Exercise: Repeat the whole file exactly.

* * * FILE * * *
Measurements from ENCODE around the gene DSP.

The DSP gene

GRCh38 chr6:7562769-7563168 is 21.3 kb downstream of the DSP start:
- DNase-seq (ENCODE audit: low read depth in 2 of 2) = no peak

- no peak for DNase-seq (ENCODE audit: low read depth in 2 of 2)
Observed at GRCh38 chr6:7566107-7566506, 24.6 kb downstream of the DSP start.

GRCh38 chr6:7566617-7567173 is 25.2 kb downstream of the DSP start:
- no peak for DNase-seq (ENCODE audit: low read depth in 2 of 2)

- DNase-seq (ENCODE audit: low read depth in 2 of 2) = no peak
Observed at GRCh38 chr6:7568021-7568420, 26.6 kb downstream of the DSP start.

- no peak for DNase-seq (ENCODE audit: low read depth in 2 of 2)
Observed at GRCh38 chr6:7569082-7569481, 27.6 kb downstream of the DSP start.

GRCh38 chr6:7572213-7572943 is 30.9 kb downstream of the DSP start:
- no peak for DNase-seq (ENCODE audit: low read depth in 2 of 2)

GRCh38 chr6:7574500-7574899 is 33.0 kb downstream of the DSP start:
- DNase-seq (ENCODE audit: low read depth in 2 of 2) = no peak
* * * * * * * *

Measurements from ENCODE around the gene DSP.

The DSP gene

GRCh38 chr6:7562769-7563168 is 21.3 kb downstream of the DSP start:
- DNase-seq (ENCODE audit: low read depth in 2 of 2) = no peak

- no peak for DNase-seq (ENCODE audit: low read depth in 2 of 2)
Observed at GRCh38 chr6:7566107-7566506, 24.6 kb downstream of the DSP start.

GRCh38 chr6:7566617-7567173 is 25.2 kb downstream of the DSP start:
- no peak for DNase-seq (ENCODE audit: low read depth in 2 of 2)

- DNase-seq (ENCODE audit: low read depth in 2 of 2) = no peak
Observed at GRCh38 chr6:7568021-7568420, 26.6 kb downstream of the DSP start.

- no peak for DNase-seq (ENCODE audit: low read depth in 2 of 2)
Observed at GRCh38 chr6:7569082-7569481, 27.6 kb downstream of the DSP start.

GRCh38 chr6:7572213-7572943 is 30.9 kb downstream of the DSP start:
- no peak for DNase-seq (ENCODE audit: low read depth in 2 of 2)

GRCh38 chr6:7574500-7574899 is 33.0 kb downstream of the DSP start:
- DNase-seq (ENCODE audit: low read depth in 2 of 2) = no peak